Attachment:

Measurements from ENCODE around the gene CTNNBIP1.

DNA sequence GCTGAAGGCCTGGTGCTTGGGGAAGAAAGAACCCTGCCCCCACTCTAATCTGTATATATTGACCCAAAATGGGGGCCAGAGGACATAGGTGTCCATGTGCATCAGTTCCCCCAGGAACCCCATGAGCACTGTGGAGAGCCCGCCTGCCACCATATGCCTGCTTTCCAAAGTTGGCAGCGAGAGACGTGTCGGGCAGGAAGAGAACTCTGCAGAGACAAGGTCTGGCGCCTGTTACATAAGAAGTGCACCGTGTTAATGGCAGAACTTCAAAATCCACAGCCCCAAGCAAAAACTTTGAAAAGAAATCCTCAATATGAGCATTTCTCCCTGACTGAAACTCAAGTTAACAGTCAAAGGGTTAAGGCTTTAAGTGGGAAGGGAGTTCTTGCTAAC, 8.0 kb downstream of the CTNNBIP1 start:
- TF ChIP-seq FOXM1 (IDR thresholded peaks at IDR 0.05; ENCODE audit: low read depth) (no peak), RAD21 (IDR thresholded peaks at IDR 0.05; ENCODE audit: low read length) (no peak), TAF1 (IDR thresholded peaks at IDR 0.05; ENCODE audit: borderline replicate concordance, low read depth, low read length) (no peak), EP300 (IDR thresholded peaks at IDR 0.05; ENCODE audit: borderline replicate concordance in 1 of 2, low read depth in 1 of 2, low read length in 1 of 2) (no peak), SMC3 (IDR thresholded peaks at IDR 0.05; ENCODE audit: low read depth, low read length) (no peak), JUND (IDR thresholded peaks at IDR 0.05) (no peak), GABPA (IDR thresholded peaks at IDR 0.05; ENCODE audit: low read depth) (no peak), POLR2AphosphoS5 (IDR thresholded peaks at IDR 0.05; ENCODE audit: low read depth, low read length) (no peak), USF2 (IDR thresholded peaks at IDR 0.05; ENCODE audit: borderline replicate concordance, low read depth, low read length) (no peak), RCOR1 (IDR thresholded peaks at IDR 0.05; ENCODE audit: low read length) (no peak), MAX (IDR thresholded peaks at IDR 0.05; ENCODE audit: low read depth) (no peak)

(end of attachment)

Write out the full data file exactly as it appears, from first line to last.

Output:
Measurements from ENCODE around the gene CTNNBIP1.

DNA sequence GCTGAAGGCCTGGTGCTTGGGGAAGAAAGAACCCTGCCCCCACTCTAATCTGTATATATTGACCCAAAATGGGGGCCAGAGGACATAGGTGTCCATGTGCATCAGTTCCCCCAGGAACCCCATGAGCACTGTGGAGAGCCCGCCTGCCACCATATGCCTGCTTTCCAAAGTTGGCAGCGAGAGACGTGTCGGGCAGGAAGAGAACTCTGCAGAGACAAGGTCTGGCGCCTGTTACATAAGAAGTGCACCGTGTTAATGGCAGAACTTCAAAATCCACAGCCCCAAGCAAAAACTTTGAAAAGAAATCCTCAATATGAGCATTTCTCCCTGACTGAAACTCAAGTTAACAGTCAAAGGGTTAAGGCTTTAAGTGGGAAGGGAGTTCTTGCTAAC, 8.0 kb downstream of the CTNNBIP1 start:
- TF ChIP-seq FOXM1 (IDR thresholded peaks at IDR 0.05; ENCODE audit: low read depth) (no peak), RAD21 (IDR thresholded peaks at IDR 0.05; ENCODE audit: low read length) (no peak), TAF1 (IDR thresholded peaks at IDR 0.05; ENCODE audit: borderline replicate concordance, low read depth, low read length) (no peak), EP300 (IDR thresholded peaks at IDR 0.05; ENCODE audit: borderline replicate concordance in 1 of 2, low read depth in 1 of 2, low read length in 1 of 2) (no peak), SMC3 (IDR thresholded peaks at IDR 0.05; ENCODE audit: low read depth, low read length) (no peak), JUND (IDR thresholded peaks at IDR 0.05) (no peak), GABPA (IDR thresholded peaks at IDR 0.05; ENCODE audit: low read depth) (no peak), POLR2AphosphoS5 (IDR thresholded peaks at IDR 0.05; ENCODE audit: low read depth, low read length) (no peak), USF2 (IDR thresholded peaks at IDR 0.05; ENCODE audit: borderline replicate concordance, low read depth, low read length) (no peak), RCOR1 (IDR thresholded peaks at IDR 0.05; ENCODE audit: low read length) (no peak), MAX (IDR thresholded peaks at IDR 0.05; ENCODE audit: low read depth) (no peak)